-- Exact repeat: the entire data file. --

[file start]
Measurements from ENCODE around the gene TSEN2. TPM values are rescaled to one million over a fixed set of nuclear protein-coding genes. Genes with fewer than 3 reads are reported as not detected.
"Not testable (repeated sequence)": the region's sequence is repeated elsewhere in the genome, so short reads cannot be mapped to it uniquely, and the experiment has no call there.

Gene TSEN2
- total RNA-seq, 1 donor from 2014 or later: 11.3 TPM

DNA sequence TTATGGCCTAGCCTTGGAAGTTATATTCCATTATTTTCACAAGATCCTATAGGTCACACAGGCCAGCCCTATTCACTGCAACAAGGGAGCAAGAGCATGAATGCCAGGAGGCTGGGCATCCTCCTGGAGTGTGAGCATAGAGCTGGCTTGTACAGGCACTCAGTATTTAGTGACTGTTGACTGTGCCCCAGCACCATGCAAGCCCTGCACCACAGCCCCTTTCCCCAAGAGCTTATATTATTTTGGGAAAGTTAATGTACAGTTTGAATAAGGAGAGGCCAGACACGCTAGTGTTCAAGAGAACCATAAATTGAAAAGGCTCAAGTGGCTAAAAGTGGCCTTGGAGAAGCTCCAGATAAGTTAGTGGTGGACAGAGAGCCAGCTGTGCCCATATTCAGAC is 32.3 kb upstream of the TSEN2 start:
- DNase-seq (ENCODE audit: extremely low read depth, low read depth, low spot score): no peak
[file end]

Measurements from ENCODE around the gene TSEN2. TPM values are rescaled to one million over a fixed set of nuclear protein-coding genes. Genes with fewer than 3 reads are reported as not detected.
"Not testable (repeated sequence)": the region's sequence is repeated elsewhere in the genome, so short reads cannot be mapped to it uniquely, and the experiment has no call there.

Gene TSEN2
- total RNA-seq, 1 donor from 2014 or later: 11.3 TPM

DNA sequence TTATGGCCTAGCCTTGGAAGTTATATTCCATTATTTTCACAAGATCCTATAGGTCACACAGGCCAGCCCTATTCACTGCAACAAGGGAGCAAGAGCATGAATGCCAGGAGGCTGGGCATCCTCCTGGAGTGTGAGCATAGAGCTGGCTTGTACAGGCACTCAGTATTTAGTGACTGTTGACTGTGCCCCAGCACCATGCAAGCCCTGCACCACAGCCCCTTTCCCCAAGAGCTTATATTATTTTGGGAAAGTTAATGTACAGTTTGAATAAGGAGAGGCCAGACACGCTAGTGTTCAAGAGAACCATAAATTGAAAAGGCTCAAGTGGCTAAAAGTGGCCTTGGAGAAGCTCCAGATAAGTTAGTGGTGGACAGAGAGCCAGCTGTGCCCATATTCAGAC is 32.3 kb upstream of the TSEN2 start:
- DNase-seq (ENCODE audit: extremely low read depth, low read depth, low spot score): no peak